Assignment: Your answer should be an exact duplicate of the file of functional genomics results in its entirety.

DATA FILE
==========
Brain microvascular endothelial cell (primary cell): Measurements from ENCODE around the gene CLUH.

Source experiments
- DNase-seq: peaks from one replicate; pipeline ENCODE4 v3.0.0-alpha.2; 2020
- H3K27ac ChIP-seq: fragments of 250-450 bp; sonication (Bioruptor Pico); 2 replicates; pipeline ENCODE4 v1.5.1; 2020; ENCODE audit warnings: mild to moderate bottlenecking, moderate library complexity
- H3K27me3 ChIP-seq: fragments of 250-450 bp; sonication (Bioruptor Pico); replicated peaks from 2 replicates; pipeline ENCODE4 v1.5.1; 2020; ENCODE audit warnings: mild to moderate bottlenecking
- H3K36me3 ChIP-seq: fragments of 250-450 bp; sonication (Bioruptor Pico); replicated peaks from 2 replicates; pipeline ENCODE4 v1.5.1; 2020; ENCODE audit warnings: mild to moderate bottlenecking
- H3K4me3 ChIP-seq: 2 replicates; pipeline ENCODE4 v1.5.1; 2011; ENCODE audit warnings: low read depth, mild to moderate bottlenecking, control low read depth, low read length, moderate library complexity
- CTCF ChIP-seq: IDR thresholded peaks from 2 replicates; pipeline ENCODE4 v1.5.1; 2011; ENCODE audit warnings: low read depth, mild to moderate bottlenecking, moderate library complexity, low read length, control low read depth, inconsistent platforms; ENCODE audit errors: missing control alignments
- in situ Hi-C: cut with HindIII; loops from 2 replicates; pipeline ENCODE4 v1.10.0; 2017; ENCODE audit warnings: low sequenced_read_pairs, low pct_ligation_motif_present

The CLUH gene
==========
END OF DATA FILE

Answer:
Brain microvascular endothelial cell (primary cell): Measurements from ENCODE around the gene CLUH.

Source experiments
- DNase-seq: peaks from one replicate; pipeline ENCODE4 v3.0.0-alpha.2; 2020
- H3K27ac ChIP-seq: fragments of 250-450 bp; sonication (Bioruptor Pico); 2 replicates; pipeline ENCODE4 v1.5.1; 2020; ENCODE audit warnings: mild to moderate bottlenecking, moderate library complexity
- H3K27me3 ChIP-seq: fragments of 250-450 bp; sonication (Bioruptor Pico); replicated peaks from 2 replicates; pipeline ENCODE4 v1.5.1; 2020; ENCODE audit warnings: mild to moderate bottlenecking
- H3K36me3 ChIP-seq: fragments of 250-450 bp; sonication (Bioruptor Pico); replicated peaks from 2 replicates; pipeline ENCODE4 v1.5.1; 2020; ENCODE audit warnings: mild to moderate bottlenecking
- H3K4me3 ChIP-seq: 2 replicates; pipeline ENCODE4 v1.5.1; 2011; ENCODE audit warnings: low read depth, mild to moderate bottlenecking, control low read depth, low read length, moderate library complexity
- CTCF ChIP-seq: IDR thresholded peaks from 2 replicates; pipeline ENCODE4 v1.5.1; 2011; ENCODE audit warnings: low read depth, mild to moderate bottlenecking, moderate library complexity, low read length, control low read depth, inconsistent platforms; ENCODE audit errors: missing control alignments
- in situ Hi-C: cut with HindIII; loops from 2 replicates; pipeline ENCODE4 v1.10.0; 2017; ENCODE audit warnings: low sequenced_read_pairs, low pct_ligation_motif_present

The CLUH gene